Everyone wants to control their own destiny. For web designers, this means layouts that look good, code that works as intended, and customers that pay on time.
While we may wish for each of these things, the reality is usually different. Layouts are not always pixel-perfect, code breaks and clients – yes, they are human.
But it goes even further. The deeper you look, the more situations you will discover that are beyond your control.
This is especially hard for those of us who stick to both our business and projects. When something is outside our sphere of influence, it is easy to get frustrated. And it can hurt pretty much every aspect of your work. It can even sneak into your personal life.
This is why the ability to cope with these situations is crucial. By saving yourself from being obsessed with something you can not control, you will have more energy to focus on being positive and productive.
Let’s look at a few difficult to control situations that typically affect web designers. Along the way, we will discuss some methods to let go in a healthy way.
When a long-term customer leaves
If you’ve been working in this industry for a few years, you may have received an unexpected email from a client that reads as follows:
We want to tell you that we are in the process of building a new website. It should be ready in the next few weeks. Were you able to work with our new designer to help with the transition?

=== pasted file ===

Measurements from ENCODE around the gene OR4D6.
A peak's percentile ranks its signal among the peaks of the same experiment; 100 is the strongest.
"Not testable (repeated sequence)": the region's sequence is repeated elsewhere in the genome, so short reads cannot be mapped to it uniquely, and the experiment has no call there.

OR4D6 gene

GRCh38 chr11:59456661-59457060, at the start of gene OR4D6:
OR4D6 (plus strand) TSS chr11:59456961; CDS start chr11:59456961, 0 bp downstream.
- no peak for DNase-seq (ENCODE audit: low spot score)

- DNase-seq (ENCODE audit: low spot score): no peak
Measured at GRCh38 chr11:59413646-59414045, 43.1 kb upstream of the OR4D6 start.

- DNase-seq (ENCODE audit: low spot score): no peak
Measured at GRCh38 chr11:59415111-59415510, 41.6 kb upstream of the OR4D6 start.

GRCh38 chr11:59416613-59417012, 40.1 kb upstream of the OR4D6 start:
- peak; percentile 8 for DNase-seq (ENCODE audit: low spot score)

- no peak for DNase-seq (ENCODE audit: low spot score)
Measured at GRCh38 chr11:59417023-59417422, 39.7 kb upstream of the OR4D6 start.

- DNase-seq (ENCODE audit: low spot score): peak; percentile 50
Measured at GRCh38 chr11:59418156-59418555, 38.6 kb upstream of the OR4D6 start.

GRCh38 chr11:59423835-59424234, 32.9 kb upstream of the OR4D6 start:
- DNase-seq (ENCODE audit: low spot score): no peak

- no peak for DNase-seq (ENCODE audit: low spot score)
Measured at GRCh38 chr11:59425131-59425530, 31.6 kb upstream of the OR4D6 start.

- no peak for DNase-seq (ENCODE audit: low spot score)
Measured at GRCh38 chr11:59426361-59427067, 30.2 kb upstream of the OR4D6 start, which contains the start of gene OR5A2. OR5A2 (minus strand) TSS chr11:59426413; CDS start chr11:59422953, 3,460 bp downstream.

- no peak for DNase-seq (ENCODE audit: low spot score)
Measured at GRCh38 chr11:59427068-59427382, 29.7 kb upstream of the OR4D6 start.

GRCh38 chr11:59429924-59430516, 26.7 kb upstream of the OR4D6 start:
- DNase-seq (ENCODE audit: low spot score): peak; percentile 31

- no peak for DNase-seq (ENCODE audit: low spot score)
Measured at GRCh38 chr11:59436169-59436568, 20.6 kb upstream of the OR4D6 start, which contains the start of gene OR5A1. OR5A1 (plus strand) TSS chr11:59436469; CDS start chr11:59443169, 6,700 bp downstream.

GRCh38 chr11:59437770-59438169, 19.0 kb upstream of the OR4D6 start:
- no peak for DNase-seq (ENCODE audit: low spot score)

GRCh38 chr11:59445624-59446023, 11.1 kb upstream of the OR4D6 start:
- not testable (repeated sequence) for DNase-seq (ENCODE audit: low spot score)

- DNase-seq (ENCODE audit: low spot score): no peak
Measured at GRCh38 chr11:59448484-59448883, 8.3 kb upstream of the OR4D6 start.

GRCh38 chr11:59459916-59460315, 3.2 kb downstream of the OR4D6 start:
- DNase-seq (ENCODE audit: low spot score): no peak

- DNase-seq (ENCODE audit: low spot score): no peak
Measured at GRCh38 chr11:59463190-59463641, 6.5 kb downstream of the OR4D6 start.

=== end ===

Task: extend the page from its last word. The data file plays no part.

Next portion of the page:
It was great working with you!
Your former client “
This is frustrating on a few different levels. First of all, it hurts that one was not given the opportunity to equalize discuss the project. On top of that, your future ex-client expects you to work on the transition gone from your services.
Customers want to come and go – it’s just part of doing business. However, it is especially difficult when someone blinds you in this way.
As it turns out, you had no warning and no control. If you had just been able to pitch an idea or two, things might have turned out differently? These are the kind of thoughts that are probably going through your head after reading such a letter.
How to cope
True, the damage has already been done. And even if you can angrily fire a one or two word answer to your client, that does not help the situation.